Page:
Florida's Third District Court of Appeal has held that Florida's Agency for Health Care Administration (AHCA) properly exercised its discretion in denying a home health agency Change of Ownership application (CHOW) on the grounds that the new 100% shareholder previously worked for another home health agency that had been terminated by Medicare in 2006. This unprecedented decision could have broad implications for healthcare companies and investors, as well as lawyers representing them.
The case involved Roberto Marrero's purchase of 100% of the stock of Trust Care Health Services, a home health agency in Virginia Gardens, Florida. As the transaction involved a transfer of 100% of Trust Care's outstanding stock, the company was required to file a CHOW application to inform AHCA of the change and to obtain a new license. AHCA denied the application on the grounds that Mr. Marrero previously served as administrator of All Med Network Corp., a home health agency terminated by Medicare in 2006, and because AHCA determined the CHOW application did not correctly disclose certain information concerning Mr. Marrero's prior role. Mr. Marrero appealed AHCA's decision and argued that although Medicare terminated his former employer, he never was sanctioned personally by Medicare or AHCA. The court's two-judge majority – relying in part on AHCA's regulatory role in safeguarding public health – held that AHCA did not abuse its discretion in denying the CHOW application and license. The dissenting judge opined that although in theory it might be good public policy for AHCA to deny CHOW licenses in these circumstances, AHCA's interpretation of the applicable Florida statute was clearly erroneous in his view. It is unclear at this time whether the appellant will try to seek further review by the Florida Supreme Court.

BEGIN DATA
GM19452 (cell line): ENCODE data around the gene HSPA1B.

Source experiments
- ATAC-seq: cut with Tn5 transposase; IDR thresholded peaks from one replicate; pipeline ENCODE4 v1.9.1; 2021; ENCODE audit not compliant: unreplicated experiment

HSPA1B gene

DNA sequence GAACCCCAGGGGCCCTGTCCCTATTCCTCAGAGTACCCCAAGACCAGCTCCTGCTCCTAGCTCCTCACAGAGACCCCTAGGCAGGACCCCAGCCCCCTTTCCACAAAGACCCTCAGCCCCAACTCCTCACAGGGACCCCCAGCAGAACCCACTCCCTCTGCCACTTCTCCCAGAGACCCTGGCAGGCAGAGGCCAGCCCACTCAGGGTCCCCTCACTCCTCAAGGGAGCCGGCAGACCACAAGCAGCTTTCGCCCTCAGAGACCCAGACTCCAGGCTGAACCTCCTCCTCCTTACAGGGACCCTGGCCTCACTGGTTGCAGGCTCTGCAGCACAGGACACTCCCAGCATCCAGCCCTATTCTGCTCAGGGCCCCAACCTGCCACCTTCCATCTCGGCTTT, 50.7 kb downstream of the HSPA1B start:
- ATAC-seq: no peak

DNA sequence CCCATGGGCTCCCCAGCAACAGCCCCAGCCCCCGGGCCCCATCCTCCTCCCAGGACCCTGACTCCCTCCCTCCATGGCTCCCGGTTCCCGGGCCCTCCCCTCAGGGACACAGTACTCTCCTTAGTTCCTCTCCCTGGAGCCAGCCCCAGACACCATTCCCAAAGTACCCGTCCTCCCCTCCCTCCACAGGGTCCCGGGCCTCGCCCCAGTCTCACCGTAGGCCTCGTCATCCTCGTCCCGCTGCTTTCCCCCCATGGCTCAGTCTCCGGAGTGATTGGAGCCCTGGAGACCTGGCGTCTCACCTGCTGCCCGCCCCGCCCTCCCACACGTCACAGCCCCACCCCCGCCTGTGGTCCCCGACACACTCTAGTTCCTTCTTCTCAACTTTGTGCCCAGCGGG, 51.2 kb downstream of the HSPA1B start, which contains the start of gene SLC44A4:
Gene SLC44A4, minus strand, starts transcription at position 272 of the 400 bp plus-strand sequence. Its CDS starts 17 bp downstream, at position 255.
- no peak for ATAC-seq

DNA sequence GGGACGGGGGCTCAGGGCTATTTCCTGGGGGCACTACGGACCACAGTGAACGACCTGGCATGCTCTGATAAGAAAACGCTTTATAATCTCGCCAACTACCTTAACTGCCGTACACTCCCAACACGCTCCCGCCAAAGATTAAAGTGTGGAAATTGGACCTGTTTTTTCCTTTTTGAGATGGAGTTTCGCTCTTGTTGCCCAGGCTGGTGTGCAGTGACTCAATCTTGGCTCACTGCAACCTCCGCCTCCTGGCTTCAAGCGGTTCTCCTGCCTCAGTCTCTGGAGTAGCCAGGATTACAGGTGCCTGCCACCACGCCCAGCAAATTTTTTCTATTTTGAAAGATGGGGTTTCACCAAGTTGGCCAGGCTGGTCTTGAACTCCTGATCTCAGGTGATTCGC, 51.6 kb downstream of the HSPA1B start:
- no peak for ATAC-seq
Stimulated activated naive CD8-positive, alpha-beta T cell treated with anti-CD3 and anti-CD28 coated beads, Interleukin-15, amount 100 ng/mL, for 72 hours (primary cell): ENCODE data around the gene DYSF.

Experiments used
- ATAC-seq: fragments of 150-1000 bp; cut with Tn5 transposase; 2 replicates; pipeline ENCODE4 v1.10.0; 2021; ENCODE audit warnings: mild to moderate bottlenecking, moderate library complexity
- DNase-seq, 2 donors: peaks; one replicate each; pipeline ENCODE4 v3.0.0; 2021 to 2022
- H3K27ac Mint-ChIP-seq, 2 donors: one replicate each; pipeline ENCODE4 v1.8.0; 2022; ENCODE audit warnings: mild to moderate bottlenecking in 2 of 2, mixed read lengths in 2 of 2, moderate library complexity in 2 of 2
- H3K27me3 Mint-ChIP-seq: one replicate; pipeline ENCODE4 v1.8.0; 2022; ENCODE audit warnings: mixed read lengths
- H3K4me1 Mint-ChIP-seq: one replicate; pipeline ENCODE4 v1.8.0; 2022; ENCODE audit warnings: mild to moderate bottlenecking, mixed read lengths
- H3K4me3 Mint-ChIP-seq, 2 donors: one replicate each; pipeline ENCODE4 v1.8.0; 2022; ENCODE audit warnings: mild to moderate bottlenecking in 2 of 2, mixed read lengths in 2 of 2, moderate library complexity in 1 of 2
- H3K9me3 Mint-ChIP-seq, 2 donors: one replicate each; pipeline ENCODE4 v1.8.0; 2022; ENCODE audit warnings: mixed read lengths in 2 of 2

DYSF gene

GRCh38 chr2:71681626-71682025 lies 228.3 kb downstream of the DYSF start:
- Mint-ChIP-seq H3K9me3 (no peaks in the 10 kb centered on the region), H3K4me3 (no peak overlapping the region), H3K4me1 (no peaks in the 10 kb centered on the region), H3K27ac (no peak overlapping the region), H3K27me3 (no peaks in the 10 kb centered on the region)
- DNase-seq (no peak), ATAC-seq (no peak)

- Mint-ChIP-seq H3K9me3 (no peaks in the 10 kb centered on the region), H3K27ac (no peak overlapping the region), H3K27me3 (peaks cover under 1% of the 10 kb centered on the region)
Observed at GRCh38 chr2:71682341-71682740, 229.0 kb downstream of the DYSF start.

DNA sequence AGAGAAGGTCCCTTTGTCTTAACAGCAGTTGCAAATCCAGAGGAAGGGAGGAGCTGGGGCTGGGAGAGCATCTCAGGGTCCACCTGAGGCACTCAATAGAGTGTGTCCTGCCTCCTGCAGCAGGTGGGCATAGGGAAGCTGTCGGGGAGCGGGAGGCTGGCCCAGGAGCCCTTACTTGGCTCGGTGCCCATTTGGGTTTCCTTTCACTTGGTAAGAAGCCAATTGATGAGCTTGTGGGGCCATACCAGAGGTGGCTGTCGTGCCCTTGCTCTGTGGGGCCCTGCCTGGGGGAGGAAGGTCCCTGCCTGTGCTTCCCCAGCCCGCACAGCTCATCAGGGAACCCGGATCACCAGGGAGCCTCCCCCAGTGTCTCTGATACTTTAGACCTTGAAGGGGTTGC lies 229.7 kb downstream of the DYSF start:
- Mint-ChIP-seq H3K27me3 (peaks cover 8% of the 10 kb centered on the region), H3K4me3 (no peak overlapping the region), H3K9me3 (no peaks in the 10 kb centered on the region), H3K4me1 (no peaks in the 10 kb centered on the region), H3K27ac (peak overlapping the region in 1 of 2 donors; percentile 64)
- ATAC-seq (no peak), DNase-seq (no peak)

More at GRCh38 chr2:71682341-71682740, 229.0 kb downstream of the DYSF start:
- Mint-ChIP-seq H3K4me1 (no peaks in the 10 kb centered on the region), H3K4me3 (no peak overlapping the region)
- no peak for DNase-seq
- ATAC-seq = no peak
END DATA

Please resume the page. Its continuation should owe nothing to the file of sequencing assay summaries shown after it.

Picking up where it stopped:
The Florida law at issue in the case is a general healthcare facility licensing statute that is not limited to home health agencies. Consequently, healthcare companies, investors, and their counsel must use caution when analyzing (1) who can be owners or have a controlling interest in a licensed healthcare facility in Florida, and (2) what information is required to be disclosed when completing an AHCA licensure application.